AM @ a Reputable Bank, Exit Opps?

Hey all.

I seem to read nothing but negative things on here about doing AM at a bank in terms of pay, career progression, etc. Getting into a Fidelity/Vanguard/BlackRock or just a pure AM house seems extremely difficult, more so than IB especially when the candidate pool is going to be Ivy MBA grads or people with BB IB experience let alone the fact that spots are so scarce.

Are there any decent exit opps from an AM arm at a bank? I'm considering pursuing a CFA and recruiting for ER or perhaps lateraling into the capital markets team (FX S&T) of my current bank since they have an internal hiring pool which I'm confident I can get into.

Working in a pure markets driven role is really my top priority, even if it means working as a trading assistant at a smaller fund and working my way up to a seat. 

Comments (10)

Jun 18, 2022 - 11:16pm
dickthesellsider, what's your opinion? Comment below:

What function do you do at this AM? 

Despite the discussion in the other thread about how independent AM is better than AM at a bank, doing fundamental research at an AM is the exit opportunity for many (that includes me.)

Before you get sucked into this massive endowment effect called the CFA ($4,500 exam fee and 900 hours ahead, assuming you don't have family obligations), I want to understand your end goal and solve backwards the most cost effective and time efficient way to get there, which highly unlikely will involve the need for CFA

  • Analyst 1 in AM - Equities
Jun 19, 2022 - 1:32pm

Hey. So I actually don't start until end of summer. My first year is a rotation under the PM team and from what I've gathered it's mainly shadowing and training.

That being said, my two options after this year will be liquidity solutions (mainly cash management and generating yield through treasuries, corporate bonds, ABS) or OCIO for institutions. The latter I feel would be better since it's more discretionary and open to all asset classes. I'd be willing to hop off anon and DM you my company if it helps.

I'd say my ultimate goal is to work in S&T or a pure buy side fund. I've seen some smaller funds have roles for trading assistants that I'm open to as well.

Most Helpful
Jun 22, 2022 - 4:58pm
Addinator, what's your opinion? Comment below:

I'm happy to give you some advice and/or thoughts the best I can - my firm does both liquidity management and OCIO, both considerably large and we compete with your firm (I recall you posting a thread on this where you named your company - maybe was deleted).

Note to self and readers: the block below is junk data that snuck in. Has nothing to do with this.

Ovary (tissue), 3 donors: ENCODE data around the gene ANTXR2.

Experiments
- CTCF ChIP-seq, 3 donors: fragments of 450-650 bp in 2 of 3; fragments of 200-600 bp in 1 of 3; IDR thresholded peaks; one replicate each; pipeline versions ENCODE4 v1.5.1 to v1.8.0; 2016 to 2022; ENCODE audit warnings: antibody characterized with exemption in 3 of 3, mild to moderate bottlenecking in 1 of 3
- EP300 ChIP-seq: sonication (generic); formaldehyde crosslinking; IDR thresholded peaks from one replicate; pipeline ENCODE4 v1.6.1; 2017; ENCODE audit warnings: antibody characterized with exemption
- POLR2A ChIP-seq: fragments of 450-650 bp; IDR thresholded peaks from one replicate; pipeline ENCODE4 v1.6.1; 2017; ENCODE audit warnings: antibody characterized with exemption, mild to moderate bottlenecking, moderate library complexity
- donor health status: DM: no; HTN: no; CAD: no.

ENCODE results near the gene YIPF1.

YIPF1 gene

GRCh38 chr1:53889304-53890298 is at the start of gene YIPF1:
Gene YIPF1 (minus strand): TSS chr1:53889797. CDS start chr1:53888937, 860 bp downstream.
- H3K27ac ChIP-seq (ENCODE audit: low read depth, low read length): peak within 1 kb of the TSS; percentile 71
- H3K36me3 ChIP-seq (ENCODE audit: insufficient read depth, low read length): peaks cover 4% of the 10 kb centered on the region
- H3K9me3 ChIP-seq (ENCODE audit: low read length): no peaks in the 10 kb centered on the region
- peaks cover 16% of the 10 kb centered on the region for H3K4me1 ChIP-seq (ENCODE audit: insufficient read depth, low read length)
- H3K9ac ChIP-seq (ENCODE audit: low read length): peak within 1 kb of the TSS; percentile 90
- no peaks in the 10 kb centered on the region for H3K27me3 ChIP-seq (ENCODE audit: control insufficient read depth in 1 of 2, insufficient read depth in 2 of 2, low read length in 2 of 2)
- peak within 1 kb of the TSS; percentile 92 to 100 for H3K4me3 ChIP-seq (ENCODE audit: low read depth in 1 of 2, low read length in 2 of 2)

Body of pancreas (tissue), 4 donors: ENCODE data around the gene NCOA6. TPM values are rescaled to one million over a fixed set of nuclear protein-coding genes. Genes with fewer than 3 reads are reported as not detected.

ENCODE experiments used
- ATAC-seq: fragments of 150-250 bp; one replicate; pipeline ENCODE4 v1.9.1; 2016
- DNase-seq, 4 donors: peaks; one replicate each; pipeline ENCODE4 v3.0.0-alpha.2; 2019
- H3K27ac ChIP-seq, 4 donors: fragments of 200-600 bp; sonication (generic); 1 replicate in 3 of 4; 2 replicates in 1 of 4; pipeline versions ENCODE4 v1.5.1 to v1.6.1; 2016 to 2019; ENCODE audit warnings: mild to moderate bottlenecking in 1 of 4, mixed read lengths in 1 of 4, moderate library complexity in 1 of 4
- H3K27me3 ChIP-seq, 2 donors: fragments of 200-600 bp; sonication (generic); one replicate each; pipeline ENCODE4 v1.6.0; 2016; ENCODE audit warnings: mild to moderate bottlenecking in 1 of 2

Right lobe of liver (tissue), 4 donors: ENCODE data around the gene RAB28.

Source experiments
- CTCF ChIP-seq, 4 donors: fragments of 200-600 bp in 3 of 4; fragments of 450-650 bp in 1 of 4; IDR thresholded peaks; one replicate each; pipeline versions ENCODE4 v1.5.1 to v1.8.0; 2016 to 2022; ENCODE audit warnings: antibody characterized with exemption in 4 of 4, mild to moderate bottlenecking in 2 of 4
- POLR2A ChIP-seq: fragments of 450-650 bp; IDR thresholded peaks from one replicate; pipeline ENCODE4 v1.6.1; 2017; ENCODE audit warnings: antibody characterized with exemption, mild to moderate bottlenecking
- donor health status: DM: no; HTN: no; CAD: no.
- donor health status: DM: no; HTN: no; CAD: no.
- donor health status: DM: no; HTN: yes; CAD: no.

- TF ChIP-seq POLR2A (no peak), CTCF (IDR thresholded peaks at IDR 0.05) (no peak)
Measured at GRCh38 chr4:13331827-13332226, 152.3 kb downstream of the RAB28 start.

As far as OCIO goes - if you are trying to do S&T or Equity research, it's an indirect path at best. Your primary options are either other OCIO firms or plan sponsors/asset owners themselves - those are the most common types of jumps. In most cases, if you are on the investment team for the OCIO, you'll be doing manager research or high level asset class research/due diligence. Maybe more quant type or global macro/economic research to help guide the overall asset allocation/tactical decisions. I'll spare you the spin - it's simply a different path than what you seem to be describing, looking for an S&T or research role. 

If you want S&T or even research - liquidity management is where you'll get the direct exposure, or at least have that potential. I don't know how they are setup - and still assuming I know the company here - but they have basically out to core plus strategies. I'd assume they have an analyst, or a few, for corporate credit - that's an opportunity, hard to get, but there. You might also be able to make a run at a trading role or PM role there. In my view - that would give you the best case should you want to transition out to another bank, AM firm, etc. 

Obviously - if you aren't in the investing roles, all of the above doesn't really apply. 

  • VP in IB - Gen
Jun 19, 2022 - 11:05am

I did AM at a bank in my former life and I agree that is very difficult to transition to one of the larger standalone asset managers like Wellington, Blackrock, Fido etc. i was on the fixed income mutual fund side and folks focused more on asset gathering Vs true performance (as you're pegged against lipper rankings). But it truly depends on what you do in AM. If you are doing something a tad more niche like (private credit / growth equity etc) you should be able to exit to decent spots. The guys in my class in equities who were quite bright ended up in IR or wealth management shops…

you should try to lateral to your IB. I ended up leaving AM for IB and ended up enjoying it and stayed. 

  • Analyst 1 in AM - Equities
Jun 19, 2022 - 1:34pm

Thanks for your input. I was biased towards market driven  roles when applying but I do wish I learned about IB earlier and gave it a shot. Seems like starting out in IB gives you tons of different opportunities to pivot into.

How was your transition from AM to IB in regards to interviewing and stuff of that sort?

  • VP in IB - Gen
Jun 19, 2022 - 7:29pm

I actually started my career in IB so it was easier. If you are at a firm like GS/JP/MS, networking is key. These firms are great with internal mobility. There is a high chance you would have to reset a year or two though, particularly if you're at JPM

  • VP in IB - Gen
Jun 19, 2022 - 11:02pm

I was on the research/portfolio management team so I was researching sectors and recommending securities to be entered into portfolios based on mandate criteria. I wouldn't say my experience was negative (OP asked about exit ops specifically which I was opining on). I learned a lot from my buyside AM experience at a bulge bracket (think GS/JPM), but the pay was pretty bad and upward trajectory was mediocre since no seniors really leave given it's a cushy job. 

Jun 19, 2022 - 12:44pm
marketMergerMaddie, what's your opinion? Comment below:

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